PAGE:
Posts Tagged ‘Asia 21-Philippines’

Hazing, the non-violent way

August 7, 2011 Leave a comment

Hazing, the non-violent way

by: Harvey S. Keh

The Manila Bulletin

MANILA, Philippines — I was disturbed when I saw the video of how new recruits of the Philippine National Police (PNP) were being tortured and abused as part of their so-called initiation into the ranks of the PNP.

Hazing, also found in several colleges and universities, has been a lingering problem that has caused the loss of several young lives in the past decades.

Two years ago, the sad story of a 14-year-old girl from a high school in Quezon City was all over the papers. The girl got pregnant due to a group sex initiation that she had to undergo to join a group in her school. She didn’t even know who the father of her child was!

Some fraternities use “tradition’’ as an excuse for hazing, saying this has been a practice for several generations now. Is the use of violence, torture and inhuman acts the only way for people to share a common experience?

Hazing only promotes a culture of violence and revenge. Those who have undergone acts of hazing would most likely also want to do the same to the next batch of recruits. This cycle goes on and on, destroying young lives or losing them in the process.

The challenge is for fraternities and other associations to think of more innovative, safer and productive ways of conducting their initiation. Here are some suggestions:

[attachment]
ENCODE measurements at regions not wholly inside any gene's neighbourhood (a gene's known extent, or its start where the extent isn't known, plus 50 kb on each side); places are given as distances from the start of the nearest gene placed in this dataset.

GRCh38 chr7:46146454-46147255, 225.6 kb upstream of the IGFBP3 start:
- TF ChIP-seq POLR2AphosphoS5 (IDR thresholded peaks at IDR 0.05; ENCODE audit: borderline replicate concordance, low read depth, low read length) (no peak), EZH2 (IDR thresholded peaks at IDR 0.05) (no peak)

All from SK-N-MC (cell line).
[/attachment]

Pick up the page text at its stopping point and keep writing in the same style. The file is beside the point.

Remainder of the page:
1.) TUTORING NON-READERS IN OUR PUBLIC ELEMENTARY SCHOOLS EVERY SATURDAY FOR 8 CONSECUTIVE WEEKS. Addressing the problem of access and quality of our basic education system is one of the main priorities of the present administration. But given the enormity of the problem, the government cannot do it alone. So why not engage and encourage fraternities and other associations to develop a reading program that assists non-readers in public schools. If one would like to be part of a fraternity, then one has to commit at least eight consecutive Saturday afternoons to help increase the reading comprehension skills of young students.

2.) ASK A NEW RECRUIT TO RAISE AT LEAST 300 BOOKS FOR A PUBLIC SCHOOL LIBRARY. Assign a recruit to a certain village or subdivision and ask him or her to write letters to the homeowners asking them for donations of books that can still be used at our public school libraries. Each neophyte member asked to raise at least 300 books given a limited time before s/he can be accepted into the organization.

3.) PARTICIPATE IN A COMMUNITY CLEAN-UP AND ASK RECRUITS TO COLLECT AT LEAST 60 KILOS OF PLASTIC WASTE EACH. All new recruits will be brought to a barangay and they will be tasked to develop a program to help maintain the cleanliness of the community. They will then help the barangay in educating the community about this program while each of them will be assigned to collect at least 60 kilos of plastic waste. The collected waste may be sold to junk shops and the money earned can then be used by the fraternity or association to fund their programs.

4.) CONVINCE AT LEAST 250 PEOPLE TO LIKE THE FRATERNITY OR ASSOCIATION’S FAN PAGE ON FACEBOOK. One of the things that organizations and even companies are doing now is harnessing the power of social media to promote their products and activities. This is also one thing that fraternities can do which is to ask their new recruits to convince at least 250 people to like their organization’s